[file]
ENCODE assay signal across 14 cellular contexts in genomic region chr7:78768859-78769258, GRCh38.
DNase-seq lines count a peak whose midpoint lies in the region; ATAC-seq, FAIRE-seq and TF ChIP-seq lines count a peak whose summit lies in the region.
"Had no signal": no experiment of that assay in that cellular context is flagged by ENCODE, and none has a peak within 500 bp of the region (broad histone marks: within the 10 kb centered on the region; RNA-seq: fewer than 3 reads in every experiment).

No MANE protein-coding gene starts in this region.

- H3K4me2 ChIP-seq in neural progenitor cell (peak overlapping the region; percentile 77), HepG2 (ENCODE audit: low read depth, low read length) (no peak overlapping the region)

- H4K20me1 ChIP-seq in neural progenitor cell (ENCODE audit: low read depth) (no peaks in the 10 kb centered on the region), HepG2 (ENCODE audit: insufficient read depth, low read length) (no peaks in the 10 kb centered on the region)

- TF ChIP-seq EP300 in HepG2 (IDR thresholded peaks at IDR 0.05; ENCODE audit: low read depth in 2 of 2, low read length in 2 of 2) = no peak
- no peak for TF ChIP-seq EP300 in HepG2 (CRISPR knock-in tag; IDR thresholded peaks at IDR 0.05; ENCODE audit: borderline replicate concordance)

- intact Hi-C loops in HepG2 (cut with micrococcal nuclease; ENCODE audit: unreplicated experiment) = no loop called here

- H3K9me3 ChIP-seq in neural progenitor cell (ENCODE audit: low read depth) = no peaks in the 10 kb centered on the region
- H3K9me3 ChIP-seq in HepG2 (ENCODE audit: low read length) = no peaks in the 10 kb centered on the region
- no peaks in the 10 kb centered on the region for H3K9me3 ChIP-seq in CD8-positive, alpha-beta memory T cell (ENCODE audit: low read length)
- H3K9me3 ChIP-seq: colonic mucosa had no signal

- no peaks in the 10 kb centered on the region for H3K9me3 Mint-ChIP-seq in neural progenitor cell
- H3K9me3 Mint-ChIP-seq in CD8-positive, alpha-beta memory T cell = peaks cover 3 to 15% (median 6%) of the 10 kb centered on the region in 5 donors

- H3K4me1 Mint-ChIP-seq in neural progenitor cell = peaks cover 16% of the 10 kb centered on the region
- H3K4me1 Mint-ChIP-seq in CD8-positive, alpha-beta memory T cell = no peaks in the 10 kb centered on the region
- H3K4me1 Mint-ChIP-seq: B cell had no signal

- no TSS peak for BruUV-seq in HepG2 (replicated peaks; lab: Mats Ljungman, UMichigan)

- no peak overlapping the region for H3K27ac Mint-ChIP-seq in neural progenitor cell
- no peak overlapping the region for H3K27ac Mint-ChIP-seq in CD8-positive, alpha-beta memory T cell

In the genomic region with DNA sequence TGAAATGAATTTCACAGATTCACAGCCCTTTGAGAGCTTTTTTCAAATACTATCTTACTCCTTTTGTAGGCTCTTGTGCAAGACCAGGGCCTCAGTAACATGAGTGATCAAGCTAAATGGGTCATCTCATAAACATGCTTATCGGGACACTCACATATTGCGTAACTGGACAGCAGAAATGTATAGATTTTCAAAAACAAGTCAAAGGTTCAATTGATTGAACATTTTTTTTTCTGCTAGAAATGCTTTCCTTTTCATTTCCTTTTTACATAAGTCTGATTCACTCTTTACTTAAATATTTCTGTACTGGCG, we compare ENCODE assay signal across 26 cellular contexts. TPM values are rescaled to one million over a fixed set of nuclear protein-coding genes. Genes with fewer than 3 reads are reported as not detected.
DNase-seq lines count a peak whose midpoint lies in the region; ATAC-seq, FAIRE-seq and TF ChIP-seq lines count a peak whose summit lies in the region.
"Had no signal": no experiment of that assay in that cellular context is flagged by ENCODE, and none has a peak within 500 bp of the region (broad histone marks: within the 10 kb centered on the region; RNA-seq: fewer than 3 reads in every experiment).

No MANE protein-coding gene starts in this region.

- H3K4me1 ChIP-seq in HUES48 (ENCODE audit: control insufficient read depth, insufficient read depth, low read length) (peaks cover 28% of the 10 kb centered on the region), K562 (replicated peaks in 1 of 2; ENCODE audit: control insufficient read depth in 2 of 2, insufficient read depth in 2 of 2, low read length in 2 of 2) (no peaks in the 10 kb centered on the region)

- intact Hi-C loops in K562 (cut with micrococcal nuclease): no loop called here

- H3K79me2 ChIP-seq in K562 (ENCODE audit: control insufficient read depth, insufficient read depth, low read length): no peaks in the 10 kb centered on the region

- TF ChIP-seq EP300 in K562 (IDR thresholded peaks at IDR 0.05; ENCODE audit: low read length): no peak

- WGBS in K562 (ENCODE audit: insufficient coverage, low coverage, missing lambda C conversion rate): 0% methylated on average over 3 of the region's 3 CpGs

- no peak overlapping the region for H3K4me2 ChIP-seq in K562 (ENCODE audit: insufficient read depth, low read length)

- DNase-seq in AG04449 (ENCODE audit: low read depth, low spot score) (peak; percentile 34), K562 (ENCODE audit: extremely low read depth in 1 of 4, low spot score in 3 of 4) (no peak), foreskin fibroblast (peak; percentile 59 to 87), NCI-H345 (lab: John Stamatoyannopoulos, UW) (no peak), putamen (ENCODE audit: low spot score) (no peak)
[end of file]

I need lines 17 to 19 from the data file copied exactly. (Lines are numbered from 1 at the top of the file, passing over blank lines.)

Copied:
- H3K4me1 Mint-ChIP-seq in CD8-positive, alpha-beta memory T cell = no peaks in the 10 kb centered on the region
- H3K4me1 Mint-ChIP-seq: B cell had no signal

- no TSS peak for BruUV-seq in HepG2 (replicated peaks; lab: Mats Ljungman, UMichigan)